Inspections across UC campuses show little compliance with UCOP’s pledge to increase minimum wage
A recent review of audits conducted across UC campuses and medical centers has revealed that the UC system has shown inconsistent compliance with the Fair Wage/Fair Work Plan announced in 2015 by UC President Janet Napolitano. The plan was announced to the Board of Regents through the UC Office of the President in July of 2015 and pledged “that the minimum wage for its workers — both direct and service contract employees — will be raised to $15 an hour over the next three years.”
Part of the criteria to successfully implement this policy is mandatory audits independently performed on UC contractors employed for services exceeding $100,000. Contracts are required to contain language of the policy stated within and audits must be paid for and conducted by an independent auditor the supplier hires. Afterward, the contractor provides a certificate signed by the independent auditor to their respective campus proving their annual audit was performed.
Each UC campus’ Audit and Management Advisory Services reviewed its university’s processes, contracts and compliance with the Fair Wage/Fair Work Plan. The audits revealed that the systems in place to monitor universtiy agreements related to independent contracting were lacking. The purpose of a monitoring system is to ensure that contracts fall under the criteria relating to the Fair Wage/Fair Work Plan; however, the review showed that parts of the system were flawed. The review also found a recurring failure to conduct audits among service contractors and vendors who were plainly violating the Fair Wage/Fair Work policy with no repercussions.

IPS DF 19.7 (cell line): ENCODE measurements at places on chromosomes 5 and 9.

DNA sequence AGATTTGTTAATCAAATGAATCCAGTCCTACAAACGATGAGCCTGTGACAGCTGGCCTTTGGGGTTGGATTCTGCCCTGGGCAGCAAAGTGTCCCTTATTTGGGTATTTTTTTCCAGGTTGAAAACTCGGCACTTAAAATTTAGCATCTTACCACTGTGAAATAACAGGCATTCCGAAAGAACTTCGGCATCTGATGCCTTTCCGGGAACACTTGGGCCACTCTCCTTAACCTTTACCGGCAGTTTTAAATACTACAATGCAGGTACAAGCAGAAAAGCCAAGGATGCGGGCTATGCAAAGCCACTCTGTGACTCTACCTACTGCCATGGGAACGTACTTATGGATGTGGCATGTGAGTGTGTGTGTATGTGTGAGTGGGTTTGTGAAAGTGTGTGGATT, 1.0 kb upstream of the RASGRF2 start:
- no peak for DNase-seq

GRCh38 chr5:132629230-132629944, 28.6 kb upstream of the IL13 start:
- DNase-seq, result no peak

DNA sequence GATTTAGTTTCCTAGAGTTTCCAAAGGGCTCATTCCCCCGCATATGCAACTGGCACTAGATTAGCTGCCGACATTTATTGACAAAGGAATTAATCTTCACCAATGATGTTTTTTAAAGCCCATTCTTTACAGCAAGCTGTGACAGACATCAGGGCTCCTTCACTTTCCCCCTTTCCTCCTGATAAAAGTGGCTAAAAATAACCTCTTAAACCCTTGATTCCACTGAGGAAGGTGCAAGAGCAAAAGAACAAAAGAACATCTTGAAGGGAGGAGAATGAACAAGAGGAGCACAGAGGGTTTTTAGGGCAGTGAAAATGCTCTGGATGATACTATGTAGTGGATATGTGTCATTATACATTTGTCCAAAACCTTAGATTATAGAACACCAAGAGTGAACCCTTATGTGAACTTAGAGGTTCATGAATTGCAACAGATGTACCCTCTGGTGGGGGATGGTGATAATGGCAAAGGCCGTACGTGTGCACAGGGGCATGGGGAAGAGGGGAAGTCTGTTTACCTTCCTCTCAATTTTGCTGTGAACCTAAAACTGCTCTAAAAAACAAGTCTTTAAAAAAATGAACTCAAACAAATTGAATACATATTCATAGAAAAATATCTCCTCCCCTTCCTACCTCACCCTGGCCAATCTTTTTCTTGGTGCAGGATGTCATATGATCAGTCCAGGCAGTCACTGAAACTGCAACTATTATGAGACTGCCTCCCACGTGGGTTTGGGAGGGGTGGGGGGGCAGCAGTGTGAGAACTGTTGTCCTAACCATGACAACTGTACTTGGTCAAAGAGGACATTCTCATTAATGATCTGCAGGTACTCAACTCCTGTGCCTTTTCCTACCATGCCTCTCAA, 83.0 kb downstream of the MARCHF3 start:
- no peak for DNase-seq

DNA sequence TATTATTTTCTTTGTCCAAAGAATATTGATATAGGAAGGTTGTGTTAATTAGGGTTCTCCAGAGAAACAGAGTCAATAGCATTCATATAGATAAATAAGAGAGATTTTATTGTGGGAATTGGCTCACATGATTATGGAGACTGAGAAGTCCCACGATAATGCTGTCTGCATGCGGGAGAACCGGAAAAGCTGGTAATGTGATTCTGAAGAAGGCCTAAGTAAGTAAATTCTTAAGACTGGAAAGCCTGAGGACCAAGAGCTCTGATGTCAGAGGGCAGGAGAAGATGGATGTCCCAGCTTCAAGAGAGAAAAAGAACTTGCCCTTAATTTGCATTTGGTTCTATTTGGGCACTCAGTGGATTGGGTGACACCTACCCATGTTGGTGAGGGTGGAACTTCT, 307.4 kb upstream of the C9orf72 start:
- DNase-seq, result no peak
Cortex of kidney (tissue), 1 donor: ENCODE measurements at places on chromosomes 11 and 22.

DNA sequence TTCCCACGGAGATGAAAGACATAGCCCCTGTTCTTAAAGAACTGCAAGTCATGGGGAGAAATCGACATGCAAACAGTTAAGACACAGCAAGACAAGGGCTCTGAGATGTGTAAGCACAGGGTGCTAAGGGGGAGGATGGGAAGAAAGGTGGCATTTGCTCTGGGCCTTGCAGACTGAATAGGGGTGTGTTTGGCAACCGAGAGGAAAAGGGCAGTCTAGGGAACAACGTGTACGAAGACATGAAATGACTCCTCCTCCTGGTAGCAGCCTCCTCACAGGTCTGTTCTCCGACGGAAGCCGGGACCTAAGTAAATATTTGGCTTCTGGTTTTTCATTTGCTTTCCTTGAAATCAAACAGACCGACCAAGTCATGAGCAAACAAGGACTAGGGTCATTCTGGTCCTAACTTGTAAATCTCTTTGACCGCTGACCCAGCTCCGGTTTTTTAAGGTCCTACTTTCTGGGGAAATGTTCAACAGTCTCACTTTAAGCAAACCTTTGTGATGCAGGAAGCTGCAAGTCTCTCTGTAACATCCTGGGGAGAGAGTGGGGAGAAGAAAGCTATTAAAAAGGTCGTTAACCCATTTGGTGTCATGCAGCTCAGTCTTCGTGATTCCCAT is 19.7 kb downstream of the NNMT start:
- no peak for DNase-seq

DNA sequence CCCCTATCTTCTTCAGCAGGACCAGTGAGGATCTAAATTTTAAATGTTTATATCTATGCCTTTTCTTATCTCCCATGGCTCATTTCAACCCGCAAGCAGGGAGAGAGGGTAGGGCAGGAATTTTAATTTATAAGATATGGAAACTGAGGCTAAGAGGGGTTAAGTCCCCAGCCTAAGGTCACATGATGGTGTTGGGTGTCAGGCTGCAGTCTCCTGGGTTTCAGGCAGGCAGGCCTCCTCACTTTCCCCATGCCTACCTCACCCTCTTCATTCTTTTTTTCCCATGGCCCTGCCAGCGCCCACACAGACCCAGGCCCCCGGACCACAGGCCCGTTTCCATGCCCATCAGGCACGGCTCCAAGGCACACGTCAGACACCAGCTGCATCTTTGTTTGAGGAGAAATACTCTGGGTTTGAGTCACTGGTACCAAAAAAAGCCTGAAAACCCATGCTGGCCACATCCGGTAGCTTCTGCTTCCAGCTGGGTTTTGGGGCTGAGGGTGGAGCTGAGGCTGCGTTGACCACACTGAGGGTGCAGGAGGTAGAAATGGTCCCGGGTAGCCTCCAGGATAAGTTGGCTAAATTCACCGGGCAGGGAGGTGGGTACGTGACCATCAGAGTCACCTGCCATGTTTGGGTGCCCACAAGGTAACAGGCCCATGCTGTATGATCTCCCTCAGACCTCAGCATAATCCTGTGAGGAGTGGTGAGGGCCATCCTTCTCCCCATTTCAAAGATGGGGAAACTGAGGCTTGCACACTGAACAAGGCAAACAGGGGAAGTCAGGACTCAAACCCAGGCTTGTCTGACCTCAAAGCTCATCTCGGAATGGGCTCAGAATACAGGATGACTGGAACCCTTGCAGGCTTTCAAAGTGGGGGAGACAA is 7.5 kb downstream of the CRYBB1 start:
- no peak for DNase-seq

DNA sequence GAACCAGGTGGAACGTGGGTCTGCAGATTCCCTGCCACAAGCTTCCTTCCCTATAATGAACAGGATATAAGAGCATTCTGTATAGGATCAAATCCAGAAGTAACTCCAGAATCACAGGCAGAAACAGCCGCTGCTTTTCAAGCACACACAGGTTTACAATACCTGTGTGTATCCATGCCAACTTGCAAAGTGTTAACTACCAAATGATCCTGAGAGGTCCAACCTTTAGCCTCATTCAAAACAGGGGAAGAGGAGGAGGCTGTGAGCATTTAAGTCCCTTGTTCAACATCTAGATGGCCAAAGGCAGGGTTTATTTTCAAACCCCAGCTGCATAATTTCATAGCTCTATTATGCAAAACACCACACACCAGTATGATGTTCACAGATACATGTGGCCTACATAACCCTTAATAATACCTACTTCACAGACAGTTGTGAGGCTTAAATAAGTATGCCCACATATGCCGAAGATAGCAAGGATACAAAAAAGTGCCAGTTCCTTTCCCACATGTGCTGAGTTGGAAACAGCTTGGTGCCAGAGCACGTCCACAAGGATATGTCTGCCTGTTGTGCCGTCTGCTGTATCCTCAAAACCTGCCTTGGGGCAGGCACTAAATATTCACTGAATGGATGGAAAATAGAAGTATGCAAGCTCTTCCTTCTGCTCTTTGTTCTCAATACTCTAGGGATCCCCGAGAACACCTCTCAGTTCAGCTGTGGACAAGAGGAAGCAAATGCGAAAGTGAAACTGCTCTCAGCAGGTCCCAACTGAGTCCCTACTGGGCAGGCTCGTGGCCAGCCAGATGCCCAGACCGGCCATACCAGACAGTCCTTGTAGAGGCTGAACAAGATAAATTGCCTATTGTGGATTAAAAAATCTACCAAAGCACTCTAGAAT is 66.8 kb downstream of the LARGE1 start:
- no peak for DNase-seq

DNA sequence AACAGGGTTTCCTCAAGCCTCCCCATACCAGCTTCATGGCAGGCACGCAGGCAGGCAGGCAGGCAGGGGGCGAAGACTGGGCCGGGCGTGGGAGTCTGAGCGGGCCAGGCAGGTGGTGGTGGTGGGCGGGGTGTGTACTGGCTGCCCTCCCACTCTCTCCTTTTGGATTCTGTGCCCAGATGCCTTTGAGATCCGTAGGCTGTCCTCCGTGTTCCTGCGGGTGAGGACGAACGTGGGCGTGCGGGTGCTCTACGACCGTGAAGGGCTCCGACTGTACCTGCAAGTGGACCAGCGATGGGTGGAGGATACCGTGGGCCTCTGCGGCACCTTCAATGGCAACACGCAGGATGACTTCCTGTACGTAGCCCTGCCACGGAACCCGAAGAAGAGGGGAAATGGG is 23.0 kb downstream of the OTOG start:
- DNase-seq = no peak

“What these audits expose is [that the] UC has not been enforcing this Wage/Work plan,” said John de los Angeles, the communications director of the American Federation of State, County and Municipal Employees (AFSCME), the largest UC employee labor union. “Contractors are skating under the radar and they themselves are not even sure which contractors need to be following this policy.”
UC Davis’ review showed that since the plan’s announcement two years ago, the campus and UC Davis Health are still trying to create effective systems to track independent contracting agreements. UC Davis is also trying to become stricter when it comes to certifying the authenticity of audits. Similar observations were recorded in audits at UC Merced, UC Santa Barbara, UC Santa Cruz, UC Irvine, UC Riverside, UC San Diego and UC Berkeley.
“If UC prides itself in being an agent for social mobility for students, they might also think to serve that same function for low wage workers,” de los Angeles said.
Claire Doan, a UC spokesperson, responded to current issues with the Fair Wage/Fair Work Plan via email.
“As with any relatively new and expansive policy, implementation and compliance can take some time,” Doan said.
Doan also said that the UC is continuing to develop the plan by training occupational leadership to enforce policy, tracking contracts to make sure guidelines were followed and updating reference documents and online content for clarification. These developments are projected to be completed by Dec. 31, 2017.
Written by: Elizabeth Mercado — firstname.lastname@example.org